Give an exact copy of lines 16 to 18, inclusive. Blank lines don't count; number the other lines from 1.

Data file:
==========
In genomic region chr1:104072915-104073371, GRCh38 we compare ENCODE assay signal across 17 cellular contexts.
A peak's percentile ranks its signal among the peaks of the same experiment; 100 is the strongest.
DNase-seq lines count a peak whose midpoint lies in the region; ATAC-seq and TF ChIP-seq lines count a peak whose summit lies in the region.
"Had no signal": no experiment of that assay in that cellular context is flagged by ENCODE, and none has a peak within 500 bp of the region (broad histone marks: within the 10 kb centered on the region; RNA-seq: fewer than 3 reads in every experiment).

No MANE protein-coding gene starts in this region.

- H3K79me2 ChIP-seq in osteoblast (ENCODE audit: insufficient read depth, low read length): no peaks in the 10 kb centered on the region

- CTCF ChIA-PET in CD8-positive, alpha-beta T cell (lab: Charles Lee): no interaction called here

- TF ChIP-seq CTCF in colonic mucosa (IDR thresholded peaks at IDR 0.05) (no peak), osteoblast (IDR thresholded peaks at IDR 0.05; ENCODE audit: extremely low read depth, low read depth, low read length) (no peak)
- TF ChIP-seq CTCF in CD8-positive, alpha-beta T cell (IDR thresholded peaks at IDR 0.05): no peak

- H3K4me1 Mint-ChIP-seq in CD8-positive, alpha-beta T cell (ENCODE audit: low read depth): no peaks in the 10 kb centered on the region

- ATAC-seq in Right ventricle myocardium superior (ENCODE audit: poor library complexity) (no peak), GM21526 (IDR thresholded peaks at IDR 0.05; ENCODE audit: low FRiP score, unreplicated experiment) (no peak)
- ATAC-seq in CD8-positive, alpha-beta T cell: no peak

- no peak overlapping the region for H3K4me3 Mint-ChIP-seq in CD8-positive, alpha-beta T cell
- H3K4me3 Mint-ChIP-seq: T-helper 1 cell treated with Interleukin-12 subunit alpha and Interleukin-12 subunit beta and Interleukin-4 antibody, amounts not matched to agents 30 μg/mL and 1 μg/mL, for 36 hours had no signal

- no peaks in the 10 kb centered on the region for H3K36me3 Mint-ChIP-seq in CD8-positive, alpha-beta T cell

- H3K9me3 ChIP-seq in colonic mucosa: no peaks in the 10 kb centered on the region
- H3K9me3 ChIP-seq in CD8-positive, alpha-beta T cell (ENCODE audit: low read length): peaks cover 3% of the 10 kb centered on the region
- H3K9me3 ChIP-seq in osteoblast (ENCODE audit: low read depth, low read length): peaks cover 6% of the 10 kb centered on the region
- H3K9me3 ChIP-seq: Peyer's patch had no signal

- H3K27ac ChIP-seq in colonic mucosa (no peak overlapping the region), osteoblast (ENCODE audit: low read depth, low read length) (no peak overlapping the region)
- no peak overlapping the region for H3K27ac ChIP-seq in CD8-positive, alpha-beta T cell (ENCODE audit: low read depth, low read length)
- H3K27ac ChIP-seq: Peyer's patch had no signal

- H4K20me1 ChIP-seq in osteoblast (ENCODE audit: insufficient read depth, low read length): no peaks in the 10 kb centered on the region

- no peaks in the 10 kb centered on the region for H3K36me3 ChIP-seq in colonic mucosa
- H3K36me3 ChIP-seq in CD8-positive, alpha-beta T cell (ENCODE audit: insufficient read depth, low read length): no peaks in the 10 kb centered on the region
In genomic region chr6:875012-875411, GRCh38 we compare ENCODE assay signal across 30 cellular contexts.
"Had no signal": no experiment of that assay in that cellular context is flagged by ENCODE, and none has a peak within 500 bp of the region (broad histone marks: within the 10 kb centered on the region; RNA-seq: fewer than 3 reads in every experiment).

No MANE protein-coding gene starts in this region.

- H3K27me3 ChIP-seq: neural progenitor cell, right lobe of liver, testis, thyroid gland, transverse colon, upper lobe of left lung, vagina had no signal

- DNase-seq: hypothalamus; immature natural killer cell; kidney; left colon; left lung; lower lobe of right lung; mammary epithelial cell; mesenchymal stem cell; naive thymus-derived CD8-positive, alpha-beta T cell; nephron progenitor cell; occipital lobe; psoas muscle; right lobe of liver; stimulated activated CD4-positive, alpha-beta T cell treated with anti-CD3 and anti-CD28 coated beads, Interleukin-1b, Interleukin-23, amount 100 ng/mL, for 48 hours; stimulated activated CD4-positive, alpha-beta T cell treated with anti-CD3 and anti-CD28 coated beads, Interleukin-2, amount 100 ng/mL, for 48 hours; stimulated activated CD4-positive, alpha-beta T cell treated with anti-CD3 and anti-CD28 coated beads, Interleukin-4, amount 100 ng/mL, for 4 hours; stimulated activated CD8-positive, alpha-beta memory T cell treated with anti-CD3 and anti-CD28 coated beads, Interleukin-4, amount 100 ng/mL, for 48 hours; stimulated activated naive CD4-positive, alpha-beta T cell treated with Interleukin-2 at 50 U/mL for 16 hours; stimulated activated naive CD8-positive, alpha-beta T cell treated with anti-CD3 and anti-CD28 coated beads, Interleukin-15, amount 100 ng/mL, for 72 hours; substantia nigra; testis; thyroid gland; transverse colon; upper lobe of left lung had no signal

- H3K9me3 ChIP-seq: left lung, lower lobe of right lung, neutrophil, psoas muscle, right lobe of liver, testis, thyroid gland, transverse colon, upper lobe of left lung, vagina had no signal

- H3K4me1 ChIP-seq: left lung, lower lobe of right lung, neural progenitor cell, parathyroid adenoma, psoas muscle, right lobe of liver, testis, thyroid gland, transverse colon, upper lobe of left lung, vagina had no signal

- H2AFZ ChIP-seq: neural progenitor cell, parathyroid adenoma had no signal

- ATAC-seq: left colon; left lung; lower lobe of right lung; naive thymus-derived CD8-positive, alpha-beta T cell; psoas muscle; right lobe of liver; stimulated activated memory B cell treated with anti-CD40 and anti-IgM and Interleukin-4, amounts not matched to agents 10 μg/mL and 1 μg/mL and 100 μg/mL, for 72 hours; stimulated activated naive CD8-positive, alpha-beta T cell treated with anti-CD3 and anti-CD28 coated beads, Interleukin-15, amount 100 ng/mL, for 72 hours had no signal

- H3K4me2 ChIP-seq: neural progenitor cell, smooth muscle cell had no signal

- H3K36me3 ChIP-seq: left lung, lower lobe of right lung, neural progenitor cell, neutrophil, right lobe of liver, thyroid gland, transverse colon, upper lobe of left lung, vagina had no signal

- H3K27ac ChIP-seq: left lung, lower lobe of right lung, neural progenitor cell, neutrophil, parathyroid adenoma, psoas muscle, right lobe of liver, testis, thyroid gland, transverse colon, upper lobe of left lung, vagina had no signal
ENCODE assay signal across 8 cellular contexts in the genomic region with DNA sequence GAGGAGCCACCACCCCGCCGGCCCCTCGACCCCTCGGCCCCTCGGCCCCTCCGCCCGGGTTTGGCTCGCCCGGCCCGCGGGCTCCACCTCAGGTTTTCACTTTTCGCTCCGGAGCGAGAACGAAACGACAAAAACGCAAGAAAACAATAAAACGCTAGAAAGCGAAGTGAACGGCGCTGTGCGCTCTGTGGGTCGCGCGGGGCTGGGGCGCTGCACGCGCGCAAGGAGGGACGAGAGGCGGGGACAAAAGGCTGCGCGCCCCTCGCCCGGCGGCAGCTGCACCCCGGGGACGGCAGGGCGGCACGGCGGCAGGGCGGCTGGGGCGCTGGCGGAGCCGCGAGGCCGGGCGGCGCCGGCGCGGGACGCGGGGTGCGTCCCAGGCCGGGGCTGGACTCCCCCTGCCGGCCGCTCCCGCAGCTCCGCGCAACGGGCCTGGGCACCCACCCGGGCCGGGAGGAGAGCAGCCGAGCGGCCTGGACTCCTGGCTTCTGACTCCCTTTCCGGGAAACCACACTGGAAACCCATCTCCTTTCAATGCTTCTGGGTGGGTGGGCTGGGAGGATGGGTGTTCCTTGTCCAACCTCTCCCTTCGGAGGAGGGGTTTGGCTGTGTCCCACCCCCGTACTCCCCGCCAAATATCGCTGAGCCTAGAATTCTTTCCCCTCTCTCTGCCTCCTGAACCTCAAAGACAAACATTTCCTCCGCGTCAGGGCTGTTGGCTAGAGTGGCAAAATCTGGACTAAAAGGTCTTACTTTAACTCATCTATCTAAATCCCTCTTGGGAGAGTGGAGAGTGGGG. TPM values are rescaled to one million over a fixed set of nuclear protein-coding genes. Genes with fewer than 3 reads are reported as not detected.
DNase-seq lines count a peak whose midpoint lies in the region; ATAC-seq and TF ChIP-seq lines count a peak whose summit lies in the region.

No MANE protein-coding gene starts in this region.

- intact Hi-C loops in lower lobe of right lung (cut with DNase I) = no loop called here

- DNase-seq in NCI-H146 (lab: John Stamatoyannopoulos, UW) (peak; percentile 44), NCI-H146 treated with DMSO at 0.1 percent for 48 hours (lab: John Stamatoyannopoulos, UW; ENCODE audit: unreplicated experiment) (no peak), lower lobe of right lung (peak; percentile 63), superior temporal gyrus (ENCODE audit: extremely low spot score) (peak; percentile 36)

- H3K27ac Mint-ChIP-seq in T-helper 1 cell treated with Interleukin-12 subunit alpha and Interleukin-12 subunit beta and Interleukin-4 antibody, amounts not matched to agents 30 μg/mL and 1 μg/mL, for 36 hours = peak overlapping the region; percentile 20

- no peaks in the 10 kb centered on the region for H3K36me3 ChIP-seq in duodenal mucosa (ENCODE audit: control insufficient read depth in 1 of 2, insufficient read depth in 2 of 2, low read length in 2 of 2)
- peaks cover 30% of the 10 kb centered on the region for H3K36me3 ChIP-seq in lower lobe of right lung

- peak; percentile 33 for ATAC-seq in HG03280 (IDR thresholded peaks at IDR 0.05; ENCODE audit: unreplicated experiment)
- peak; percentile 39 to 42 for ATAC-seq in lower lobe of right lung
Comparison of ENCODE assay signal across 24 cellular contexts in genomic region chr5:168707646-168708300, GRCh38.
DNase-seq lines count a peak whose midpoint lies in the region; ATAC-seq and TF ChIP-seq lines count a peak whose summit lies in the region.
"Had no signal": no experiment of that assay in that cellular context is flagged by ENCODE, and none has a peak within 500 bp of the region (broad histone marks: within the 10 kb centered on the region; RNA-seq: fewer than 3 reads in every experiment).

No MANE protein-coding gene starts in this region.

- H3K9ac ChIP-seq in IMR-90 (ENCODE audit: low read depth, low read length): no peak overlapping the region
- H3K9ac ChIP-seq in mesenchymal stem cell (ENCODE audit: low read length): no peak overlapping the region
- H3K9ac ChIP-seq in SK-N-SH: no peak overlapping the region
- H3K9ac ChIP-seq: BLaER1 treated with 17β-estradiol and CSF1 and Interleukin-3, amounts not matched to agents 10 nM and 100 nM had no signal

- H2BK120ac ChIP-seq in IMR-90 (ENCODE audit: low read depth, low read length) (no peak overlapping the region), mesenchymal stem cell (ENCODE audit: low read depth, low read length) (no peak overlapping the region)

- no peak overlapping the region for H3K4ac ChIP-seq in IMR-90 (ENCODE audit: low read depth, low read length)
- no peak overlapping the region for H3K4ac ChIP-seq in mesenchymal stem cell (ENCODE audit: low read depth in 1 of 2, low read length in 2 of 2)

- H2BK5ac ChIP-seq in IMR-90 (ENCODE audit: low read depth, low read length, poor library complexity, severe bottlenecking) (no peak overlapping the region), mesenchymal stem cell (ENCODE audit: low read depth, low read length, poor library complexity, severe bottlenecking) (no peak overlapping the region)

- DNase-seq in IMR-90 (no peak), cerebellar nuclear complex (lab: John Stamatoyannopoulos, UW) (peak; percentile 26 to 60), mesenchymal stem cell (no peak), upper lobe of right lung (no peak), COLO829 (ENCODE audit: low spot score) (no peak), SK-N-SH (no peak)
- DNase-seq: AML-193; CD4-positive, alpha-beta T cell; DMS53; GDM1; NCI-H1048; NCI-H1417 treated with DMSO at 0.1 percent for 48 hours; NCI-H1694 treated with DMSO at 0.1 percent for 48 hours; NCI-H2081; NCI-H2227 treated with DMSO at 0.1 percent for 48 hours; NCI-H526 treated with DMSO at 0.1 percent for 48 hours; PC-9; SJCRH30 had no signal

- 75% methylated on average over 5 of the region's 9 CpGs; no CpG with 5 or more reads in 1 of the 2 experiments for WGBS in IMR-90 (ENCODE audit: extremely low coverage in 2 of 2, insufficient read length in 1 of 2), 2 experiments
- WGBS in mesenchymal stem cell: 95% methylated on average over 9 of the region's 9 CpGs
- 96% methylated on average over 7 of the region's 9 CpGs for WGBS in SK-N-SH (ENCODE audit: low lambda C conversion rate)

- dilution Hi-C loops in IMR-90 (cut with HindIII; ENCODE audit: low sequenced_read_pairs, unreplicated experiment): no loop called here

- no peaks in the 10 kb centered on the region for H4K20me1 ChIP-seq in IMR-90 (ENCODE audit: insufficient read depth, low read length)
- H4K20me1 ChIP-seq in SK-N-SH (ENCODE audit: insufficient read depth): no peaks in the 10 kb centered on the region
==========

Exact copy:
- H3K9me3 ChIP-seq in colonic mucosa: no peaks in the 10 kb centered on the region
- H3K9me3 ChIP-seq in CD8-positive, alpha-beta T cell (ENCODE audit: low read length): peaks cover 3% of the 10 kb centered on the region
- H3K9me3 ChIP-seq in osteoblast (ENCODE audit: low read depth, low read length): peaks cover 6% of the 10 kb centered on the region